After a protracted inquiry, begun originally in 2016 by its predecessor committee, the Commons Select Committee of Privileges has produced its report, entitled ‘Select committees and contempts: clarifying and strengthening powers to call for persons, … [Read more...] about Report of the Committee of Privileges: Select committees and contempts
The experience of COVID is this: The British system was unable to control and prevent the spread of the virus (see Britain is not a well governed country).It was later able to treat and manage the pandemic, through the NHS and the rollout of the … [Read more...] about How Parliament would take control
The Joint Committee on the Fixed-term Parliaments Act reported on 18 March 2021. What follows is a brief summary of its core conclusions. As I have said previously on this blog, it is essential that the Committee’s recommendations and view of the … [Read more...] about Report of the Joint Committee on the Fixed-term Parliaments Act: summary note
A Joint Committee of both Houses is at present inquiring into the government’s introduction of a Bill to repeal the Fixed-term Parliaments Act 2011 and the consequences that will flow from that. The Committee plans to report to both Houses by the end … [Read more...] about Fixed-term Parliaments Act: considerations for the Joint Committee
The British constitution was, as recently as in the 1960s, ‘almost universally regarded as well-nigh perfect.’ Since then, however, it has been ‘substantially transformed’ from ‘order’ to ‘mess.’ So according to the late Anthony King, in his The … [Read more...] about Britain is not a well governed country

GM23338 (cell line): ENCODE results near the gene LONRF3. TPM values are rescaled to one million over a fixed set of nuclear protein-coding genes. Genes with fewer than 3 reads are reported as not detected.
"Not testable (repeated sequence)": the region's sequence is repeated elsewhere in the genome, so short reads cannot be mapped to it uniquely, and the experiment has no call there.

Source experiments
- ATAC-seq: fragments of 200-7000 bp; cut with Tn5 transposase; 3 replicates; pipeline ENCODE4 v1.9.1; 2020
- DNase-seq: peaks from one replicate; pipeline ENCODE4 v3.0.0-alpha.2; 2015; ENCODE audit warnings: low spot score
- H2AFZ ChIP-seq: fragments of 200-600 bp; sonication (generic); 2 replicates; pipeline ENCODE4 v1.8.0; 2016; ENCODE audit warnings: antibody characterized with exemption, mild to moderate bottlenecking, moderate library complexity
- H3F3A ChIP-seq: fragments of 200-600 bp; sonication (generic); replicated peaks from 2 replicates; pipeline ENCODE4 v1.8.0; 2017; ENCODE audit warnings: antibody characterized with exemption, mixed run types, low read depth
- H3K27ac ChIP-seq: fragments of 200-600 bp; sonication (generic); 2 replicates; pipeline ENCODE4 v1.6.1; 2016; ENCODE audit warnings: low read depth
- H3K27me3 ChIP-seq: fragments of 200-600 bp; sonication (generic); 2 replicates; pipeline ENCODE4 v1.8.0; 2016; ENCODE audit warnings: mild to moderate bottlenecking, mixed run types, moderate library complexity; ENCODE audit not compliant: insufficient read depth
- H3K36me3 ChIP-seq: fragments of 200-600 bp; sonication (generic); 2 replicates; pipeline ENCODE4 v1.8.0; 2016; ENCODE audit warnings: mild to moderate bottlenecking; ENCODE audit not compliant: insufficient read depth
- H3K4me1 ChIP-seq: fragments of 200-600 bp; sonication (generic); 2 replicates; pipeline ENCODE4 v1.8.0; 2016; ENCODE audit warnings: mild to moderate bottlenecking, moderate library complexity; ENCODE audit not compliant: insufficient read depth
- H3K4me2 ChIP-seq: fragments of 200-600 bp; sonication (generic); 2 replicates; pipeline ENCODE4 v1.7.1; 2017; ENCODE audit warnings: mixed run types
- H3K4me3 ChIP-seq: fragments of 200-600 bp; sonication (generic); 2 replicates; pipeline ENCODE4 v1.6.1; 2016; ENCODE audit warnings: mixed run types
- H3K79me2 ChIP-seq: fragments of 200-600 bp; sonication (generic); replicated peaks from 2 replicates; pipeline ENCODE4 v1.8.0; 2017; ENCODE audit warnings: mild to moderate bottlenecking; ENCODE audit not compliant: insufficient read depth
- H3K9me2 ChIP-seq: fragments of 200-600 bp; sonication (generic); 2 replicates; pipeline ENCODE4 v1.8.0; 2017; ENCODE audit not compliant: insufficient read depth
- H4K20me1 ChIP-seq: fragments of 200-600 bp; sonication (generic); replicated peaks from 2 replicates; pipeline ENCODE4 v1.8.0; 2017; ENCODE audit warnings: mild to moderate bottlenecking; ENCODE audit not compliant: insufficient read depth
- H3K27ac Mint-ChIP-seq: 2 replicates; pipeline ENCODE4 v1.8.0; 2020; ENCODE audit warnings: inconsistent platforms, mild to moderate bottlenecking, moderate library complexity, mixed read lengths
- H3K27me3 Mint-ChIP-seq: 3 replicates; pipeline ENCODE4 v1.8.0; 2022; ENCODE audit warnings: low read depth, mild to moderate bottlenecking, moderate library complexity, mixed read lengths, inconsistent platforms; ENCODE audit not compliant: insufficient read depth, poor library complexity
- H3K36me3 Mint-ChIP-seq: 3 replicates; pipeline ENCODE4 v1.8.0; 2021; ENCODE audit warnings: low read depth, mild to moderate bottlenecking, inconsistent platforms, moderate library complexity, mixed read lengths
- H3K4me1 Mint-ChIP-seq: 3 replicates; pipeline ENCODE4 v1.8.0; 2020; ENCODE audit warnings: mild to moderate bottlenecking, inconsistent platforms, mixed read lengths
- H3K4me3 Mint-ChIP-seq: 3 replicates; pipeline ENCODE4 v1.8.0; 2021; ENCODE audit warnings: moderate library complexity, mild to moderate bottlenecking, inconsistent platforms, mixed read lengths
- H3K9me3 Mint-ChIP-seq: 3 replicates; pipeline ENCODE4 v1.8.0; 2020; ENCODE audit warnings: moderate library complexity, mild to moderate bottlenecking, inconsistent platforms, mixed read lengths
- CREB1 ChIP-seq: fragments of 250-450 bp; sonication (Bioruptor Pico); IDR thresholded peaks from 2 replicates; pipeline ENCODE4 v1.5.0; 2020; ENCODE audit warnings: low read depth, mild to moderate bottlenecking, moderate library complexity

Rt Hon Lord Tyler CBE, Liberal Democrat Spokesperson, Political and Constitutional Reform One might have hoped – with Trump’s exit – that his UK protégés might have given up the tricks of the Trump playbook. However, take a look behind the Brexit … [Read more...] about Parliamentary sovereignty or elective dictatorship?
Constitutional conventions are tricky creatures. Famously described by AV Dicey (1885) as “the morality of the constitution”, conventions establish non-legal rules of political conduct. They derive, in Ivor Jennings’ (1959) and Geoffrey Marshall’s … [Read more...] about How (not) to kill a constitutional convention: Theresa May’s intervention in Syria, April 2018
The Joint Committee on the Fixed-term Parliaments Act, which met for the first time on 26 November 2020, has now finished its oral evidence sessions. This blog will attempt to give a brief overview of some the issues that have been investigated by … [Read more...] about The Joint Committee on the Fixed-term Parliaments Act: an update
In response to the Covid-19 pandemic, the government has laid over 360 Statutory Instruments (‘SIs’) before Parliament. This continues a wider trend: government reliance upon delegated legislation to enact policy. Whilst this trend can be justified … [Read more...] about Coronavirus regulations and the abuse of the ‘urgency procedure’
The UK Internal Market Bill (IMB) continues to draw much criticism and opposition as it makes its way through Parliament – most recently suffering a historic 268 vote defeat in the House of Lords. But what questions does its drafting and possible … [Read more...] about Should civil servants follow instructions to act unlawfully?
Yesterday I gave oral evidence (via Zoom) to the House of Commons Public Administration and Constitutional Affairs Committee (PACAC). It is conducting an inquiry into the government's proposed 'Constitution, Democracy and Rights Commission'. … [Read more...] about Waiting for the Commission